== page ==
China documents Australian wool contamination sources

Terry Sim, May 31, 2023

CHINA’S wool industry has shared graphic photographs of contamination in Australian wool clips after industry bodies were told the problem was increasing.

The photographs, although not yet approved for public release, illustrate that a range of items and contaminants are being found in Australian clips – including a beer can, permanent markers, cigarette lighters, a dog muzzle, gloves and other garments, twine and rope, branded fleece, bale hooks and plastic.

In one case, the photographs show how a green glove broke down to spread green dye through a wool batch after further processing.

A Nanjing Wool Market representative did not outline how much contamination of Australian wool had increased, but said a recent media release quoting Australian industry leaders would be translated and published in the Nanjing Wool Market Information weekly magazine.

“About the quality issues of Australian greasy wool & wool contamination issues, I think the Australian team of China-Australia Joint Working Group on wool will give a solution to Chinese enterprises that will be released through Nanjing Wool Market Information,” the NWM director said.

Chinese processors have not give permission for the Nanjing Wool Market to release the photographic evidence of the contamination and the Australian industry has not provided any photographs to Sheep Central despite requests.

Key to reducing contamination is prevention

Australian Wool Exchange chief executive officer Mark Grave said the key to improving or reducing contamination is prevention.

“Preventing contamination in the first place is our goal.

“By creating greater awareness about contamination amongst the wool harvesting team will only add greater value to the wool industry,” he said.

Mr Grave could not say if the problem of rising contamination can be linked to the attrition rate of professional classers in Australia.

AWEX CEO Mark Grave

“There are many contributing factors to contamination; however, the importance of the role of the classer in shed management and preparation expertise must be supported as part of the solution.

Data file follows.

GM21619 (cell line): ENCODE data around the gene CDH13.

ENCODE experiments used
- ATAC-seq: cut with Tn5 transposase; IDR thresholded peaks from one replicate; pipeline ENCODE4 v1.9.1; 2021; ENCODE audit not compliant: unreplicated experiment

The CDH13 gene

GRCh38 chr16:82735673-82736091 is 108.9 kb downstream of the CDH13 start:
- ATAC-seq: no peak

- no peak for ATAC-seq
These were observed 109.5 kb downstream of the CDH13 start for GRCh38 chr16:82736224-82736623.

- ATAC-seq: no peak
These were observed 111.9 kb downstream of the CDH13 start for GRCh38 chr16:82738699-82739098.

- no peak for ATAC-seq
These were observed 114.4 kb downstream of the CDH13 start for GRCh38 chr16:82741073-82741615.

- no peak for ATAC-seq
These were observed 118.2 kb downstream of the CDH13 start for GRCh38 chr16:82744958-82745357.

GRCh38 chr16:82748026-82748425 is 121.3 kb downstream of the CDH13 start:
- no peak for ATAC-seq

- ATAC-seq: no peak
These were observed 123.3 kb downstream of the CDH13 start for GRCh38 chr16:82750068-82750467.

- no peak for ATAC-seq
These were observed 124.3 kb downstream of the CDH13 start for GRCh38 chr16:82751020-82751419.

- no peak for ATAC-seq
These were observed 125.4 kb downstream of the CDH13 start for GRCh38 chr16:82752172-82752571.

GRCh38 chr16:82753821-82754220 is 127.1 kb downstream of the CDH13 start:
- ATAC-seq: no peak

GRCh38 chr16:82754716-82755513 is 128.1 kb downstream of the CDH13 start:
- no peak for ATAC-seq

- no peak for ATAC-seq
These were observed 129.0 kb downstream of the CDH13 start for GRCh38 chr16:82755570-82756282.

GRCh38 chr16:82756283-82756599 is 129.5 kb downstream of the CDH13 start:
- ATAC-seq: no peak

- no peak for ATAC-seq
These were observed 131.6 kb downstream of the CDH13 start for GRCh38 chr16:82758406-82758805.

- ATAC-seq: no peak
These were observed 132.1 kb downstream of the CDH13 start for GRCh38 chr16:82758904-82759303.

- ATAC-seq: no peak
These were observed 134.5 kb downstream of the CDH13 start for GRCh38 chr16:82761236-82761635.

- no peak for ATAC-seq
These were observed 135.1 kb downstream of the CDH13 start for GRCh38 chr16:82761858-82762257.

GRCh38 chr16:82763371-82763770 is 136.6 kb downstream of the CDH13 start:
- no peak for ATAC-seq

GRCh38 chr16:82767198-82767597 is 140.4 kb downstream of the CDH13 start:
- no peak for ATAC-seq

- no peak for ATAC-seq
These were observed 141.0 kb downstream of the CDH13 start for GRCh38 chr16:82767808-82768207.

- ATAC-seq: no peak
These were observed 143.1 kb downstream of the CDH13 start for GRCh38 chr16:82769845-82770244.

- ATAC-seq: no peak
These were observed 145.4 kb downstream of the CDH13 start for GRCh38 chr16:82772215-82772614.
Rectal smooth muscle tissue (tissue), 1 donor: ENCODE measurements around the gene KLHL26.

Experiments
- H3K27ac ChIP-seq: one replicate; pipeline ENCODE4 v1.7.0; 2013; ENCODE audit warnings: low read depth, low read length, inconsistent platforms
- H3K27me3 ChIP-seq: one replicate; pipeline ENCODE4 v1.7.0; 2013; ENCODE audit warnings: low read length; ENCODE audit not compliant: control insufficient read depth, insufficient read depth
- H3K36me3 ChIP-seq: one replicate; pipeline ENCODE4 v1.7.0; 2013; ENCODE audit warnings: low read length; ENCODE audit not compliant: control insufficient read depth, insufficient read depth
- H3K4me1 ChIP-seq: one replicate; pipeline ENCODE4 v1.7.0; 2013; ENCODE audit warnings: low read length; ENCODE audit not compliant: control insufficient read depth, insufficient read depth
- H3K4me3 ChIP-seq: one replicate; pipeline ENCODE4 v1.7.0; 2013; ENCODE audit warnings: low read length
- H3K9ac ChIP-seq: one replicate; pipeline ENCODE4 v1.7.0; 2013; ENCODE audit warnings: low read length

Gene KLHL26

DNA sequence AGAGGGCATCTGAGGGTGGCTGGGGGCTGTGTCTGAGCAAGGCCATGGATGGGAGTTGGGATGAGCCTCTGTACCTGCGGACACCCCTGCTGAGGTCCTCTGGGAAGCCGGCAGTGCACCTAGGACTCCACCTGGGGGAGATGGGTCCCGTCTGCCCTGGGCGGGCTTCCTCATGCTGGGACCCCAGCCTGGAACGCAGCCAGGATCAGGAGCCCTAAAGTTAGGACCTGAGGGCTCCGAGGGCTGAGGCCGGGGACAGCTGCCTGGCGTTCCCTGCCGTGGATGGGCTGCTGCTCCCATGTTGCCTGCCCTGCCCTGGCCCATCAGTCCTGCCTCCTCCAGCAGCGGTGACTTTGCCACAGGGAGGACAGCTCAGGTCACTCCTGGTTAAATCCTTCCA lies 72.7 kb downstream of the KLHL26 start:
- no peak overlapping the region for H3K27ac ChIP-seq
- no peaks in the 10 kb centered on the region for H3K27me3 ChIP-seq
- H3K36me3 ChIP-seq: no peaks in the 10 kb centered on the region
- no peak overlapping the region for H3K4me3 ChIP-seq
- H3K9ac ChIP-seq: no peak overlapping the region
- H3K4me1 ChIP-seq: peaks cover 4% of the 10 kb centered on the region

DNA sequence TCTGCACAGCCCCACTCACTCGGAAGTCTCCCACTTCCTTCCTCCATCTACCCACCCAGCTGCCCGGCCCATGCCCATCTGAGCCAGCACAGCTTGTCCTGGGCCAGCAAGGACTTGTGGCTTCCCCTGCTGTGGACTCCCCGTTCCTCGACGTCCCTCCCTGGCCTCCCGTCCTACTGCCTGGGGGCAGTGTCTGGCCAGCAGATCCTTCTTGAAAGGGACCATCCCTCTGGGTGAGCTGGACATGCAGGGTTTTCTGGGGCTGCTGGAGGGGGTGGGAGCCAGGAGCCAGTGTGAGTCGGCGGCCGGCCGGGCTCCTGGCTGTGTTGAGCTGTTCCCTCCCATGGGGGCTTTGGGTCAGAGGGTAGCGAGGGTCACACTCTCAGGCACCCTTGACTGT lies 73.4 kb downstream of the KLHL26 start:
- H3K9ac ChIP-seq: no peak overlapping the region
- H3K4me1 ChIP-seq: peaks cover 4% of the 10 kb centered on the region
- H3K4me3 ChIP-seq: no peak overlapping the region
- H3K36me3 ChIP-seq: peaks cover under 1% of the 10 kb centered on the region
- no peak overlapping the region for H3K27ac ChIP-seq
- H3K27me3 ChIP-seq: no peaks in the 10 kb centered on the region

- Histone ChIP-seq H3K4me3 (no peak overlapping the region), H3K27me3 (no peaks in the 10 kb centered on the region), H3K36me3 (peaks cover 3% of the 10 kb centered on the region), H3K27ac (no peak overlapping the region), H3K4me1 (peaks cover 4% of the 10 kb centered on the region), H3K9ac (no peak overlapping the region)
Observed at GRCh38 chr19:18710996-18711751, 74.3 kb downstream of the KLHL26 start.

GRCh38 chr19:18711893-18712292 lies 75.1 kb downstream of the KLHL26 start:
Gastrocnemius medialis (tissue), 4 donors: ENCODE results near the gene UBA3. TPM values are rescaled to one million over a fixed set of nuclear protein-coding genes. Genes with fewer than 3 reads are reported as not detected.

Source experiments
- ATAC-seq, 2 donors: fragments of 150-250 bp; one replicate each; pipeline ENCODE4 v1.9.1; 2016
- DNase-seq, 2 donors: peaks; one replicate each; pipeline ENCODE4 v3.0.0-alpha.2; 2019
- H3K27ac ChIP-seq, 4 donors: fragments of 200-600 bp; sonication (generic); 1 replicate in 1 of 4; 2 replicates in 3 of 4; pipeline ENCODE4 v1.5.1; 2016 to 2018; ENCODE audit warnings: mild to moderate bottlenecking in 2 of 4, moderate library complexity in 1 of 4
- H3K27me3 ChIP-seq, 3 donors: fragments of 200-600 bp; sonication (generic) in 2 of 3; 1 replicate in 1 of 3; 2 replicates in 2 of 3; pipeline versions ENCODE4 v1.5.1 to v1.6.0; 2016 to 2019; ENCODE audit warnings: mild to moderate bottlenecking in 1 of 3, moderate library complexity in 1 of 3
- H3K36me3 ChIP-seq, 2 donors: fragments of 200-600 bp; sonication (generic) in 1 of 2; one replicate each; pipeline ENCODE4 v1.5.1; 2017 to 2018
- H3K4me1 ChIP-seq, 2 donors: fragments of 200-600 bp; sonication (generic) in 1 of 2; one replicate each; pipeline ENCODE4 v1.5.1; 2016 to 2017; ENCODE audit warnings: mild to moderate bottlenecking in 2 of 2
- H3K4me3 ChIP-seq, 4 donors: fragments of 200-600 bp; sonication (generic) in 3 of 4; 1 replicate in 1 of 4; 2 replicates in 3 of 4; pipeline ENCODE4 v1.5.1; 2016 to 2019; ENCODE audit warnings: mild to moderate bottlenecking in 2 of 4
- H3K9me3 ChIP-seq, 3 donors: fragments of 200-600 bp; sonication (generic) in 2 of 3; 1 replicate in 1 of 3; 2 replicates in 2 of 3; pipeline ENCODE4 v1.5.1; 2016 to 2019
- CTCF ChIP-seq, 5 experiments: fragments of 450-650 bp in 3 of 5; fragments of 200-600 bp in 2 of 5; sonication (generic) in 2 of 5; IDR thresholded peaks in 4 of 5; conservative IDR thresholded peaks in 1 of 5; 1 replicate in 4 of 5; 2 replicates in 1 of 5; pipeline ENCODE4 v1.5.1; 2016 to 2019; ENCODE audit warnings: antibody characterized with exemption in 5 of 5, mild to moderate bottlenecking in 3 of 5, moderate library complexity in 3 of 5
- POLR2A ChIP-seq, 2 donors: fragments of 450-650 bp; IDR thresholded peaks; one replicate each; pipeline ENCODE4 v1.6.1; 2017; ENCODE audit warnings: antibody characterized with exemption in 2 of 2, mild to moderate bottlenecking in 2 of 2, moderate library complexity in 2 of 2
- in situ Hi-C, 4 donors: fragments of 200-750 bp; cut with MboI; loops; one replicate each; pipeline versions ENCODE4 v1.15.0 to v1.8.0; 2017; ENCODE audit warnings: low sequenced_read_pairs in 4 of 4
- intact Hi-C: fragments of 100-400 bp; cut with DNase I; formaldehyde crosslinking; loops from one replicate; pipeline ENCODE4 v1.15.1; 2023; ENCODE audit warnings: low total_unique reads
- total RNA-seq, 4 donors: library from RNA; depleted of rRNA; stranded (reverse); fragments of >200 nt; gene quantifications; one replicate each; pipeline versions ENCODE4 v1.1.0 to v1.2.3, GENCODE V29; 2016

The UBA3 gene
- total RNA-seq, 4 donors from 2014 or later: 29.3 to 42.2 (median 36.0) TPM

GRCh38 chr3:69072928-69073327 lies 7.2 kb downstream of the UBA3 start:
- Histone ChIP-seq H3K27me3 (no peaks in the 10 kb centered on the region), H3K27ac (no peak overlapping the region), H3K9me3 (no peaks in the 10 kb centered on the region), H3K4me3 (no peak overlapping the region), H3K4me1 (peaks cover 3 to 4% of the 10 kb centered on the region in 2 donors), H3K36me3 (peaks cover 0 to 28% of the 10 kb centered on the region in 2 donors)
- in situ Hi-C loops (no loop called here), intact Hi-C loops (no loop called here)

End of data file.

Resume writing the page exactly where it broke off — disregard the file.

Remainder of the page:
“Adequate staffing of the wool shed is an important factor in preparation as is the pre-shearing briefing to set the tone for all staff.

“It is our experience that the vast majority of wool prepared by trained and registered classers around Australia is well prepared and contaminant-free,” he said.

“Through their training, classer’s are taught to appreciate the serious impact that contamination has on a processing batch.

“Contamination is accidental and classer’s would be alarmed if a clip they classed was found with contamination.”

Mr Grave said it is always concerning when contamination is reported by Australia’s customers as it detracts from the high quality and valued work of wool classers.

When asked if AWEX has been able to establish if the contamination reported by the Chinese processors is more common in clips that are not professionally classed, Mr Grave said on the basis of the report AWEX received, it is difficult to identify the origin of the clip and whether it has been classed (or not) and by whom.

“The contamination reported by Chinese processors is predominantly a mixture of non-wool (clothing, non-wool objects etc.) and wool pack contamination.

“AWEX has requested more information from the processors so we can investigate this further,” he said.

However, the documents and photos seen by Sheep Central show that processors are keeping records detailing the date contamination is found in clips, and identifying the source property or business names, bale brand and Australian broker that handled the wool.

Mr Grave did not comment on whether AWEX would follow through to the property, broker and classer when bale identification makes tracing contamination possible, nor on whether AWEX’s e-Bale electronic bale identification system would make tracing the origin of contamination easier.

Mr Grave said receiving direct feedback from processors is critical to raising awareness of the impact contamination has on our customers.

“The solution must be a united industry solution.

“It is not just a single person’s issue but an issue for the whole of industry to address,” he said.

“AWEX will be actively communicating with trainers, classers, growers and brokers to educate and reinforce the need to ‘Keep the Clip Clean’.

“It takes years to earn the reputation Australia has for producing well prepared quality wool, but it is easy to lose. Complacency is not an option in a competitive global wool industry,” he said.


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  1. Edward Wymer, May 31, 2023

    Latest in a never ending line of beat ups on classing standards. What possible damage could a beer can do? Any other alleged objects should be pulled before scouring. During nine and a half years of classing wool into a scour we never had any problems. These stories are just scare tactics to keep prices down.

  2. Marianne McLean-Atkins, May 31, 2023

    With all the effort and expense that is going in to showing the world how important wool is to drive better materials into existing and new markets, it is critical not to waste it all because those doing the heavy grafting don’t care, or even know, where it ends up.
    Are wool shed workers compensated for taking pride in their work? I know money doesn’t grow on trees, but if the risk is shared, so is the reward. You can’t expect to have poor working practice bring sustainable standards; you get what you pay for. Motivate wool shed staff with the knowledge that the effort they put in is so important, so critical to the output of such a valuable product.

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